Friday, June 20, 2014

Rubber Hands and Mirrors

According to V.S. Ramachandran's text, The Tell-Tale Brain, (2011) a phantom limb is the result of the brain map still representing the limb. Despite the limb no longer physically existing, the map of the limb still exists in the brain. The channel of the brain designated for the limb no longer receives signals for that part of the body.  Visual treatments mentioned in Ramachandran's text (2011) includes an optical illusion with mirrors. The mirrors were able to communicate with skin-and-muscle feedback with the visual feedback from the mirrors which occurred in the parietal lobe. Ramachandran (2011) notes that after several times using the mirror boxes, the patient's phantom limb disappeared.

Rosenblum's (2010) See What I'm Saying describes another phenomenon of neuroplasticity induced by a pretend limb. The rubber hand illusion occurs when a person is asked to sit at a table with their arms shoulder-width apart from each other with their forearms facing down against the tabletop, their hands are relaxed and their fingertips are touching the table. A divider is placed at the right of the left arm, making it no longer visible to the person. A rubber hand is then positioned in its place to appear as if it belonged to the person. Cloth covers the right and left arms so only the right hand and rubber "left" hand is visible to the person. The experimenter uses two small paintbrushes to simultaneously stoke the index finger of the visible rubber hand and the unseen left hand. After two and a half minutes, the person feels as if the rubber hand has become a part of their body and they begin to respond as if this is true. For example, the rubber hand causes the person to experience pain when the rubber finger is bent backwards or when the rubber hand is stabbed with a syringe. Responses to this are often screaming, grimacing, etc., but even the person's autonomic nervous system reacts. The person sweats, the heart rate increases, and the brain reacts as if it were truly in danger. Areas associated with pain anticipation, anxiety, and motor reaction such as the premotor areas, anterior cingulate cortex, and the insula. If the stroking was down asynchronously the manipulation of feeling the rubber hand as their own would be eliminated.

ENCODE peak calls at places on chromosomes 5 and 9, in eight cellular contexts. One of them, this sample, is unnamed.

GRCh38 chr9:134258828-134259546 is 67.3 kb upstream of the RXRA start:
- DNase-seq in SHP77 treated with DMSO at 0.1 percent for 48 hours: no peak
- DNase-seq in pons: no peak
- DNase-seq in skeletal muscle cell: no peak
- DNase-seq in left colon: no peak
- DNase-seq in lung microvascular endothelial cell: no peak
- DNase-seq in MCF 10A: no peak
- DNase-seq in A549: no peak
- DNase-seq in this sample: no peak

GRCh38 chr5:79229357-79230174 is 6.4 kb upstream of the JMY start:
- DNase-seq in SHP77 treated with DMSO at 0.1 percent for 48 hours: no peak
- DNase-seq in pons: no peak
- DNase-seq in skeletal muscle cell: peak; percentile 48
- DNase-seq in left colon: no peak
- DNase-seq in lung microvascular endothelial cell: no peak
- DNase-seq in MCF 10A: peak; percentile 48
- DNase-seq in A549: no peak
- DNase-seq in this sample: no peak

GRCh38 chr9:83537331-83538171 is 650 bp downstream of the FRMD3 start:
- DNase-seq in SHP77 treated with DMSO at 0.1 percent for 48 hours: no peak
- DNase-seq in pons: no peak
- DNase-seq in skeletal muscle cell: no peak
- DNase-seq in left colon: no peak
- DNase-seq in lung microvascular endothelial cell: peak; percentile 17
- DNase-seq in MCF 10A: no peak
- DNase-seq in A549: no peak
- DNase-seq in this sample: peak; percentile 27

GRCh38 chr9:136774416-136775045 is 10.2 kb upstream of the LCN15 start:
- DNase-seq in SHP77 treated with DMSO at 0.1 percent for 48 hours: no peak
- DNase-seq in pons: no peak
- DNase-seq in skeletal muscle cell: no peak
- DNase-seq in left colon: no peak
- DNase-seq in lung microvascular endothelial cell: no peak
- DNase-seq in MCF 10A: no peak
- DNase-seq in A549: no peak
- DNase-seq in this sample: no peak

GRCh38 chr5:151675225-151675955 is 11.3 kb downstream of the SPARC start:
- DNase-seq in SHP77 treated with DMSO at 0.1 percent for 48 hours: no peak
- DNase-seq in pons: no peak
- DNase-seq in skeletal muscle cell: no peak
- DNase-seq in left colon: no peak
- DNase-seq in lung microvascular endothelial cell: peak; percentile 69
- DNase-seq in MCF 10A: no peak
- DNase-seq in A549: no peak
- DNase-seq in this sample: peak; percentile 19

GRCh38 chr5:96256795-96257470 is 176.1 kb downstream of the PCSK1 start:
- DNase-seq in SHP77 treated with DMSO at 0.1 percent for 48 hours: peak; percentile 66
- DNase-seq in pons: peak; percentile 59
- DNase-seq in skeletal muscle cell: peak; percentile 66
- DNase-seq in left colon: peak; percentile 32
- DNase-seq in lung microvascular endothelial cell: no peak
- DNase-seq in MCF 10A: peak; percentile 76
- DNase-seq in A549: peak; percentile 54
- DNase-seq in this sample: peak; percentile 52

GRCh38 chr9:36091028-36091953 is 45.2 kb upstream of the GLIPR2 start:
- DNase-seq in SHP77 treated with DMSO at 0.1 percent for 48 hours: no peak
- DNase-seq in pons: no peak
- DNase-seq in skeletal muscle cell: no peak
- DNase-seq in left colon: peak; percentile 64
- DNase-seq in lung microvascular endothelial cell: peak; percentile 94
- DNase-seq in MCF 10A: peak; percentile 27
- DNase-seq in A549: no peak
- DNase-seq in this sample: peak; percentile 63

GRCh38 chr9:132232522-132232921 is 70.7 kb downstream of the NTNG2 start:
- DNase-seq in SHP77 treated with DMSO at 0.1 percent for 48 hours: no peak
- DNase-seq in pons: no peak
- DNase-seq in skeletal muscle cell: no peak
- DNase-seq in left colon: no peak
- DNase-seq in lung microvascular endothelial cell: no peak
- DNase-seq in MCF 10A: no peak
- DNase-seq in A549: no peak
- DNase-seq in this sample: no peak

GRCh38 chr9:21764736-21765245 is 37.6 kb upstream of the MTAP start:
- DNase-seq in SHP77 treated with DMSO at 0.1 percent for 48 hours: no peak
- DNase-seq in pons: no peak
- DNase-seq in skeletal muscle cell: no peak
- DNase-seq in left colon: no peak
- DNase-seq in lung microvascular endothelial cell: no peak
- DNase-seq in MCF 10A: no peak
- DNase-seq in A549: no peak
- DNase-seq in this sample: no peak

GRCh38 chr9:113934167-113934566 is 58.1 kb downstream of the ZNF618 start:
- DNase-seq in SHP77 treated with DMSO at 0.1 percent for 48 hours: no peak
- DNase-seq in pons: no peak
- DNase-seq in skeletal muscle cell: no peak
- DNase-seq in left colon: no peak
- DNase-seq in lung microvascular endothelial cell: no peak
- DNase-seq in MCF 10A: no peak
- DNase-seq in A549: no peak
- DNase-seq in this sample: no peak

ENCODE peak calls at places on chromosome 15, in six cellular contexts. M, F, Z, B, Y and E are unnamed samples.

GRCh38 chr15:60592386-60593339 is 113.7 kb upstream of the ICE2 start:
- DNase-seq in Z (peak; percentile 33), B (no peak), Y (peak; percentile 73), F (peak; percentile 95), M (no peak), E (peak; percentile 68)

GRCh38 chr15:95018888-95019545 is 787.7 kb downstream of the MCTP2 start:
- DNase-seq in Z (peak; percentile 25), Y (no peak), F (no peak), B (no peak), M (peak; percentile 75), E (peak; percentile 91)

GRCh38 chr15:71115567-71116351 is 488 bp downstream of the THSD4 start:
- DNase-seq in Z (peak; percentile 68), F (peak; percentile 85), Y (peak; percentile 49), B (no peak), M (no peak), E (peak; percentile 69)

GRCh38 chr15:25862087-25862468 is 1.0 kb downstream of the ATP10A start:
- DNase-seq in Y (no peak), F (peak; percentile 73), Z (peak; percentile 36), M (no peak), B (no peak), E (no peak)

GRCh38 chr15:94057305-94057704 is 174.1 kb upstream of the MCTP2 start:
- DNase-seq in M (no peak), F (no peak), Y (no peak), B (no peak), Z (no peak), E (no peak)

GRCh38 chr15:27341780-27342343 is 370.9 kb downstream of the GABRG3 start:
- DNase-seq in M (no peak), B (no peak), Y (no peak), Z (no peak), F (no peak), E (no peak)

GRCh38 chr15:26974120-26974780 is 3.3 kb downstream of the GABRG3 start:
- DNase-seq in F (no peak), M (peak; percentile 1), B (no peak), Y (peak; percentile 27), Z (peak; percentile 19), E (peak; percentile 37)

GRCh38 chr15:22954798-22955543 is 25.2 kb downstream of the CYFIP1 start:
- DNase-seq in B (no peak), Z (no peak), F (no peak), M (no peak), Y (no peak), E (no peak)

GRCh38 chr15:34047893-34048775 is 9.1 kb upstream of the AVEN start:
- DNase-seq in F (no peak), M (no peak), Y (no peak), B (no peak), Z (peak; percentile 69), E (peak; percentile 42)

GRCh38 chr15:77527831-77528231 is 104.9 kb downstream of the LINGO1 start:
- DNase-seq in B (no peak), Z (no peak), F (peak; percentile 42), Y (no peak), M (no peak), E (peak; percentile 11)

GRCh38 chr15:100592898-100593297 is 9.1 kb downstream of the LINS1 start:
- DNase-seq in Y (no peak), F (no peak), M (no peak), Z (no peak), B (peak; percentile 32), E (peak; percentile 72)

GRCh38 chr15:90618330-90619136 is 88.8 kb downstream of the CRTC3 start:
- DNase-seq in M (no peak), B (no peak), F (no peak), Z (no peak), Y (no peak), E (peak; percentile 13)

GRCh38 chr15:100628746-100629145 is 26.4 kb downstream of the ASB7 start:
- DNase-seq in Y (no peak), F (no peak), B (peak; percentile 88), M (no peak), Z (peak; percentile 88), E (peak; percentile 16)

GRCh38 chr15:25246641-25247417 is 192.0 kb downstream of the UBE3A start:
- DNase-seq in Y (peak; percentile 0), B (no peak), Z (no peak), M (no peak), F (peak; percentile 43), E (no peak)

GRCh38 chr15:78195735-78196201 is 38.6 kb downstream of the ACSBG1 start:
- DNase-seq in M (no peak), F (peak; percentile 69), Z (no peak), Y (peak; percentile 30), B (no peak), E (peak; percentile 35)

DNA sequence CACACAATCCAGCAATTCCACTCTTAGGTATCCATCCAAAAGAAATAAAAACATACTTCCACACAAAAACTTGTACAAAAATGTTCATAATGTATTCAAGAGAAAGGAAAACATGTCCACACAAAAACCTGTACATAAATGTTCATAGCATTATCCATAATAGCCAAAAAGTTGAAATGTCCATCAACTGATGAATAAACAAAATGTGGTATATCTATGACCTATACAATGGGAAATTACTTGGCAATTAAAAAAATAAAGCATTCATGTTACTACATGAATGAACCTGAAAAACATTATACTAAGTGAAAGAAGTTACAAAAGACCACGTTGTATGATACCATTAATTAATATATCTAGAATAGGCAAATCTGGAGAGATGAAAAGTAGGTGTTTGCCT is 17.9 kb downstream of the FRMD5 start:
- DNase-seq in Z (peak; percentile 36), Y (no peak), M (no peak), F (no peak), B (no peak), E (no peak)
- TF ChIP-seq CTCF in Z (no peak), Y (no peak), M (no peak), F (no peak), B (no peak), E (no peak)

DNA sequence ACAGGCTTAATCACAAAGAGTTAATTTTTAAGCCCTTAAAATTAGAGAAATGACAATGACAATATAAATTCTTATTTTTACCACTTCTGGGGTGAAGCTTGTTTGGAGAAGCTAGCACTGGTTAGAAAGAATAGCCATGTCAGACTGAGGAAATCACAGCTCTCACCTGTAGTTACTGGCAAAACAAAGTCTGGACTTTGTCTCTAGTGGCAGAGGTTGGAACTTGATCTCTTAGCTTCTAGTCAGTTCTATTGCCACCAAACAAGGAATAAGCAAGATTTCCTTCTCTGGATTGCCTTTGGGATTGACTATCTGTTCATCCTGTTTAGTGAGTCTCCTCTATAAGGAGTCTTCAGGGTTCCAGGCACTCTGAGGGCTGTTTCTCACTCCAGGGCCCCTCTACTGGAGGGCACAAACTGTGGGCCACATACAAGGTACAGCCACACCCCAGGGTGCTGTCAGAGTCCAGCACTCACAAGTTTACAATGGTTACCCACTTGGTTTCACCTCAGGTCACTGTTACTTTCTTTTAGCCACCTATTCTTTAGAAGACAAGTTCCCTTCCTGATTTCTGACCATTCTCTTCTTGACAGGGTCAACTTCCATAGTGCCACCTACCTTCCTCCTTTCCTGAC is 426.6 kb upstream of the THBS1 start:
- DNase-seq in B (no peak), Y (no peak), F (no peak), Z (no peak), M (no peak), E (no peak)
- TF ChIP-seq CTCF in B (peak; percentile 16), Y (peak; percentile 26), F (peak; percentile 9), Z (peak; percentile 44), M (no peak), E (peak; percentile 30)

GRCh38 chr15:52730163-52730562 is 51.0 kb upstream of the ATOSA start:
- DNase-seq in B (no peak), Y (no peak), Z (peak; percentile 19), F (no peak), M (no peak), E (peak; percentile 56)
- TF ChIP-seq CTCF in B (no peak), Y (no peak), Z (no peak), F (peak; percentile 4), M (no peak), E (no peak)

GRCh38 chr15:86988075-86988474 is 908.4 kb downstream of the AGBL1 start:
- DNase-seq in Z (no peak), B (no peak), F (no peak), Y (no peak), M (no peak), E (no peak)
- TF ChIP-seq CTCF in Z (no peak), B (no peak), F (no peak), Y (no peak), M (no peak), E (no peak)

The mirror illusion and rubber hand illusion both show how important visual information influences your brain and other senses, for example, touch.

Ramachandran, V. S. (2011). The tell-tale brain: a neuroscientist's quest for what makes us human. New York: W.W. Norton.

Rosenblum, L. D. (2010). See what I'm saying: the extraordinary powers of our five senses. New York, NY: W. W. Norton.


  1. I have an army buddy that has a missing finger that got crushed in an accident on base. He always complained about his "finger" hurting even though its not there and he doesn't know why. I showed him this and now he's looking up ways to use this mirror therapy for his finger, that is if there is a version for upper limbs. Thanks for posting this.

  2. Collin,
    I am glad you found my post useful and hopefully the mirror therapy can help your friend! I learned about the process when reading The Tell-Tale Brain by V.S. Ramachandran, if you or your friend would be interested in reading it. I believe it can be used for hands as well. The book I mentioned also discussed how when Ramachandran touched different sections of an amputee's face, he felt sensation in his phantom hand and said it alleviated some of the pain and discomfort or itching sensations in the hand. By stimulating different parts of their face, different parts of the phantom limb were "stimulated." This article discusses the face stimulating phantom limbs in monkeys.

    And here is some more information about the Phantom Touch.

    Hope perhaps some of this is helpful for your friend. :)

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